I was legally required to see this movie, because Tom Hiddleston. Well, and because I actually really like Hank Williams, so I was excited about a biopic for him, even if my initial reaction to the announcement was oh dear god but Hiddleston sounds so British.
I’m not a native of the south (and I’m also not great at accents), but Tom Hiddleston made for a convincing enough Hank Williams. More importantly, I think he did justice to the music. For example, Move It On Over (original) and Move It On Over (movie), even if it never sounded quite twangy enough. (Though how much of that is due to differing recording quality is open to question.) When I have some extra money (sob), I’ll probably see about picking up the soundtrack. It’s on the list at least.
I Saw the Light covers about eight years of Hank Williams’s life, from his marriage to Audrey in 1944 to his death in 1952. It’s a simultaneous career ascent and personal descent that ultimately kills him, and the movie’s not shy about the fact that the man had some serious substance abuse problems and was no angel. In many ways, it plays out like any other biopic of an artist tragically dead at a young age because he (or she) is pulled in too many directions at once, has no stable home life, and is enabled in the abuse of drugs by so-called friends and doctors-in-name-only.
There’s a lot to like about I Saw the Light. The principle cast–Tom Hiddleston as Hank Williams, Elizabeth Olsen as Audrey Williams, Bradley Whitford as Fred Rose–all turn in excellent performances. It’s a very nicely shot movie. The sound is excellent. There’s a different tone here because the artist in question did country music rather than rock, which lends some extra interest. Country music (and its fans) don’t get a whole lot of love in film, so it’s refreshing to have a movie that seems to really get why this music speaks to people.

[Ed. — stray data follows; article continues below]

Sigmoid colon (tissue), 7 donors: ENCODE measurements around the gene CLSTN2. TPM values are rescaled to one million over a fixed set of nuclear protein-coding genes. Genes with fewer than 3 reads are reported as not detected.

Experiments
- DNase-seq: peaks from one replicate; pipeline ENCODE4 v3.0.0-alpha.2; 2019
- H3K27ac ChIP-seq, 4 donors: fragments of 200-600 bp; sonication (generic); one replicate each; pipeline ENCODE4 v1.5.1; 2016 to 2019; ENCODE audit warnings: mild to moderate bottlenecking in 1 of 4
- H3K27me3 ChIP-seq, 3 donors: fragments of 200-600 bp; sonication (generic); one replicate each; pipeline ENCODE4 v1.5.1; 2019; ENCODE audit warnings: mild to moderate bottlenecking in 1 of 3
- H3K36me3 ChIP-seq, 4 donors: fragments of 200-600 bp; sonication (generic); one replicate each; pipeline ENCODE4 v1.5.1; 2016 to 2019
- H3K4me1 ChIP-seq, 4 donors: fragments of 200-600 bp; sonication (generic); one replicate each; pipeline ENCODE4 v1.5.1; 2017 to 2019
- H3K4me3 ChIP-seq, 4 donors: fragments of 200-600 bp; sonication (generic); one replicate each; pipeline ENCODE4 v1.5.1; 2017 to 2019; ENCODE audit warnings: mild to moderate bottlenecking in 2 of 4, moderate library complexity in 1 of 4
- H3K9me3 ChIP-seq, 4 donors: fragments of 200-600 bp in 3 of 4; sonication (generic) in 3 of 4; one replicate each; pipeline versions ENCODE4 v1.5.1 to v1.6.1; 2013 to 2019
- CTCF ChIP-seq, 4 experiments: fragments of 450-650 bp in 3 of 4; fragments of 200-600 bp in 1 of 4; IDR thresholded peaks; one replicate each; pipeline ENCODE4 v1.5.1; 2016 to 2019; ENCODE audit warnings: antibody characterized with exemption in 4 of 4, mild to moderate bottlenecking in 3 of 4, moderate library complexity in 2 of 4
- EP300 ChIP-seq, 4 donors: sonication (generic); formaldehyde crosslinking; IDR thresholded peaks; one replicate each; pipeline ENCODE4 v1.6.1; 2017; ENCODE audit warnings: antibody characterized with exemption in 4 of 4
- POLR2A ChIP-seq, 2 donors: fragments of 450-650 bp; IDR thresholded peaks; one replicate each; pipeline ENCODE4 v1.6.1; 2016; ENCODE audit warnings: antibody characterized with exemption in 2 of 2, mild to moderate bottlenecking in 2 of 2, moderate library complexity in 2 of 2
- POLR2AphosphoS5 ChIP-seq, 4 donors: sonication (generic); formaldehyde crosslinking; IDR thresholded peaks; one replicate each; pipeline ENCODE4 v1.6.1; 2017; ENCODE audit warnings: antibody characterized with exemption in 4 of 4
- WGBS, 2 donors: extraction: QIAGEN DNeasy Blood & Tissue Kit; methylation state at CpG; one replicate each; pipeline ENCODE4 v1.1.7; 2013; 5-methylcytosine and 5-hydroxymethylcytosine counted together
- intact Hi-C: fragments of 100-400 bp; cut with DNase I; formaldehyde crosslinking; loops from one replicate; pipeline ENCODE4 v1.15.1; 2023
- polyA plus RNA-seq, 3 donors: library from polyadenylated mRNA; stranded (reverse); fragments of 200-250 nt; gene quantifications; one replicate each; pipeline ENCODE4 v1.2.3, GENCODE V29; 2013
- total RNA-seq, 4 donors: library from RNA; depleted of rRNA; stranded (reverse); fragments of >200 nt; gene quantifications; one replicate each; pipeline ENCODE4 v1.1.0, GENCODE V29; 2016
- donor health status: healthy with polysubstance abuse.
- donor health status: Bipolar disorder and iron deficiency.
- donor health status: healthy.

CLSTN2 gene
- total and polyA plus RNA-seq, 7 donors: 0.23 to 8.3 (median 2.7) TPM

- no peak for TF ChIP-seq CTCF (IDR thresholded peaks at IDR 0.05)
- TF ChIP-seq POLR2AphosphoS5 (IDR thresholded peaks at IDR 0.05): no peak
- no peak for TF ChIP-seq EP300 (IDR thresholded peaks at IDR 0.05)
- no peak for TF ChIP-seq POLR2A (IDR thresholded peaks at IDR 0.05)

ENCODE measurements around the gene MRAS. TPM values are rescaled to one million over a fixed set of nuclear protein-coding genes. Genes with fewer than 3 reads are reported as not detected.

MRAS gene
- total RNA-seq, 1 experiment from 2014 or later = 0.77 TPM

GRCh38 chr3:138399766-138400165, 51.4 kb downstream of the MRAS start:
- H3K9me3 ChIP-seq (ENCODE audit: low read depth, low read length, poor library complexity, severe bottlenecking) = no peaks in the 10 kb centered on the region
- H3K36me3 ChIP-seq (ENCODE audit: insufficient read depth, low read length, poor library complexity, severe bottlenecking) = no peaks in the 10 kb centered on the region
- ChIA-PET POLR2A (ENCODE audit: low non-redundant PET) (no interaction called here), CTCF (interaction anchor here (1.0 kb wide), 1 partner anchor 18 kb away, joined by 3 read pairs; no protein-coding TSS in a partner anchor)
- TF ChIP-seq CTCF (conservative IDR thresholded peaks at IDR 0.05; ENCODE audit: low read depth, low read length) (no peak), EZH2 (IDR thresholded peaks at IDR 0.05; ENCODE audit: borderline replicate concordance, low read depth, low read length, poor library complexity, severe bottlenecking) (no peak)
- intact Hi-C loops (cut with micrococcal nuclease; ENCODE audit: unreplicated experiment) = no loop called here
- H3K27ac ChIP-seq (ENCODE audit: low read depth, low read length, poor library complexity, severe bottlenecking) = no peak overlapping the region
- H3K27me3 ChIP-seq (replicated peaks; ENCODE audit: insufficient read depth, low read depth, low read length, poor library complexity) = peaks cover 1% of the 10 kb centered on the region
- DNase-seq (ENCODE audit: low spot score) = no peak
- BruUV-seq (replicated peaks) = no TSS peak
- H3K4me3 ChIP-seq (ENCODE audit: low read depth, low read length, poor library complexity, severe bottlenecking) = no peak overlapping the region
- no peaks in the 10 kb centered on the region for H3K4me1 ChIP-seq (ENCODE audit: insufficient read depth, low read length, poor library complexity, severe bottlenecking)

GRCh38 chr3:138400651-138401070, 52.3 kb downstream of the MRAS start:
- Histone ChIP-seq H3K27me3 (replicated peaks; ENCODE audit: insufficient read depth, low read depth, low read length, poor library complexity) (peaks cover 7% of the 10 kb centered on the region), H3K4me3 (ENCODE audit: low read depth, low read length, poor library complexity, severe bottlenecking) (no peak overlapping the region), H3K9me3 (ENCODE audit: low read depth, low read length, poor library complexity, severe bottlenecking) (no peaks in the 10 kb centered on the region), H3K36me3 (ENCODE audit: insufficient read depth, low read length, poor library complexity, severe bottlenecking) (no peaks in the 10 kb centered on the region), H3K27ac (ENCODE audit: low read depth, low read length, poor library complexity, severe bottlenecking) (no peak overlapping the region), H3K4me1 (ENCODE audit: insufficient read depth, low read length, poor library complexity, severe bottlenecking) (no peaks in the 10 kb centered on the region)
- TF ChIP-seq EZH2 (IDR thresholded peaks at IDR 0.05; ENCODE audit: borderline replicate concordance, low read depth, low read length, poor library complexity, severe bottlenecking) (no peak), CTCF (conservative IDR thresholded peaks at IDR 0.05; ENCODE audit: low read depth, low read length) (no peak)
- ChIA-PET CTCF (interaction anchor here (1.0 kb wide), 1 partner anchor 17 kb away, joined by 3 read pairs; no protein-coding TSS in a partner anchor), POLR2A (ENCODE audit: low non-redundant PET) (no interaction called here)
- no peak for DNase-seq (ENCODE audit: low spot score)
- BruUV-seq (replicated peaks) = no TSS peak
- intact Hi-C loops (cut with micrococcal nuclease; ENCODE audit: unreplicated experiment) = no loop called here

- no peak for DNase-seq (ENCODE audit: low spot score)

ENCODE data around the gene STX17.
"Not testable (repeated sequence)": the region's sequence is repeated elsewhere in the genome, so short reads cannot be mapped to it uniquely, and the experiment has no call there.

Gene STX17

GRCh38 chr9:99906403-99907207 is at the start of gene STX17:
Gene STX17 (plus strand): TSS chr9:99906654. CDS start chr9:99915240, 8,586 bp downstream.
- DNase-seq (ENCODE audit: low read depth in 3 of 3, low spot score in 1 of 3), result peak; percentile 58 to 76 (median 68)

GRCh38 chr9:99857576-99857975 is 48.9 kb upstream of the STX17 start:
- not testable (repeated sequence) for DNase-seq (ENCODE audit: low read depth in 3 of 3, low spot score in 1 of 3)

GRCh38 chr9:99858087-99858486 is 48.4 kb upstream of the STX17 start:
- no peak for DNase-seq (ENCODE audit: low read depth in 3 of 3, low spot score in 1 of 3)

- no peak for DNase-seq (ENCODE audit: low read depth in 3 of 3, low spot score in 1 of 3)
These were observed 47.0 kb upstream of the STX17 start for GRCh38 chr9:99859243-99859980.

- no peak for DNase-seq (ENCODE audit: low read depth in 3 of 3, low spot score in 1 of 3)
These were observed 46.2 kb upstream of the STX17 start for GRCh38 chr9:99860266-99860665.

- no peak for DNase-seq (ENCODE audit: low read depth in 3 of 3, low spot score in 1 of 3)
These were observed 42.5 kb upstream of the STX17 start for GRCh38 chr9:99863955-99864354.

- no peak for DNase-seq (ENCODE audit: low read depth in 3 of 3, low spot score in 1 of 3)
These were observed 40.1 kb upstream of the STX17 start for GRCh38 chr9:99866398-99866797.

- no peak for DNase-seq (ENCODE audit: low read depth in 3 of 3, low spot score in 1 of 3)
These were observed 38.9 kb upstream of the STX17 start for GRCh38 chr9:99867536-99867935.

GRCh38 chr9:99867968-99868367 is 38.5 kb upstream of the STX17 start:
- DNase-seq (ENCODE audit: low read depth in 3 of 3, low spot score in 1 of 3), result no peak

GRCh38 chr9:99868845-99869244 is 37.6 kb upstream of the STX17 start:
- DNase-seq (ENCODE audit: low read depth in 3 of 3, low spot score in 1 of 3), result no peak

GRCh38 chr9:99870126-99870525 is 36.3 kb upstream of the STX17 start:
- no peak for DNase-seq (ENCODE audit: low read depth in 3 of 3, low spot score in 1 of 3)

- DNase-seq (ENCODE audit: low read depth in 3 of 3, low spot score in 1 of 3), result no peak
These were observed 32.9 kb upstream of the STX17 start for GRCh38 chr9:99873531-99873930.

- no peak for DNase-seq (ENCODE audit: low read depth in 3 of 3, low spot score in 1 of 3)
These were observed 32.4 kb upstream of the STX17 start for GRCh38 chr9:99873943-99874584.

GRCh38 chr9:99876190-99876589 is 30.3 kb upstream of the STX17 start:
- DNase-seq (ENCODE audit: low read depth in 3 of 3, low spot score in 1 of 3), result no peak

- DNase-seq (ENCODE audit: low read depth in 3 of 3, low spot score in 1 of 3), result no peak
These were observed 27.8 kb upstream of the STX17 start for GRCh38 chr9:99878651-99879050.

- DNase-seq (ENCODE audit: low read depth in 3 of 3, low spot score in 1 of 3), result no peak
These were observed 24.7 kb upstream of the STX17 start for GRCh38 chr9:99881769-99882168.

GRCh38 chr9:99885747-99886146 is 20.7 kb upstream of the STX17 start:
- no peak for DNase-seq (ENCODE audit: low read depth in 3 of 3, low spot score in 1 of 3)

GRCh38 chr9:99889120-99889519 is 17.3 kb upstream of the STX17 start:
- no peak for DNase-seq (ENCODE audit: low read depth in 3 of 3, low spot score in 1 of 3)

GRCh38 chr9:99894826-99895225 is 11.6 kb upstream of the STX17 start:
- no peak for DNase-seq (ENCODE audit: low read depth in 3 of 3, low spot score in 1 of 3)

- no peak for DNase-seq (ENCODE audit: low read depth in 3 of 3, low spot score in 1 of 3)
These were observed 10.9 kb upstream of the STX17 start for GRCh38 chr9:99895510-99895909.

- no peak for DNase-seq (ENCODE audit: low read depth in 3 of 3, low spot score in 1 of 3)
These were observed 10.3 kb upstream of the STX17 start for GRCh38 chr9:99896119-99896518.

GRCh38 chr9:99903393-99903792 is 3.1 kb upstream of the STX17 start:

But–and this kills me to say this because I wanted to like this film so much more than I did–it feels like a collection of at times disconnected scenes out of a man’s life rather than a movie. The music and the good performances aren’t enough to really pull together what suffers from a fundamental problem of writing and editing.
Books and movies are obviously two very different media that approach things in very different ways, and nowhere is that more evident than in biographical film versus biographical books. Human life generally doesn’t have a discernible plot arc or an overall theme. We’re far too messy for that. Good biographies in book form not only transmit the dry facts of someone’s existence, but find a way to weave together events to show the whole person, their development, the way they touched the world, the way the world touched them. But it’s not something that’s generally going to fit ye olde three act format. And you can get away with that in a book because you have so much more time and space to build.
In a movie, you’ve got about two hours, and the need to hold someone’s attention for that entire time. Part of it is a matter of audience expectation–I go into a movie with much different expectations than I have going in to a documentary film. You expect a story out of a movie. That’s the reason biopics infamously play fast and loose with details, because reality bends to serve the art–and the art it’s serving is the story, the theme. I came out of 42 and Lincoln and Walk the Line feeling the satisfactory open and close of those stories, knowing what the director and actors were trying to say and how they felt the life of that particular person fits into the human experience both past and present.
And sadly, I Saw the Light misses out on that. I got some hints that there were dots the film was trying to connect, between the titular piece of music that makes its two appearances (the second in a heart-breaking and historically accurate way), the time or two Hank Williams talks about darkness in his music. But it failed to gel into a coherent thesis from where I sat, never quite connecting the details to the music in a satisfactory way.
I think it’s a movie that’s worth watching if you like Hank Williams. Maybe you’ll like it more than I did and it’ll work for you where it failed to work for me. I’m just sad that a movie I anticipated so much didn’t stick its landing for me.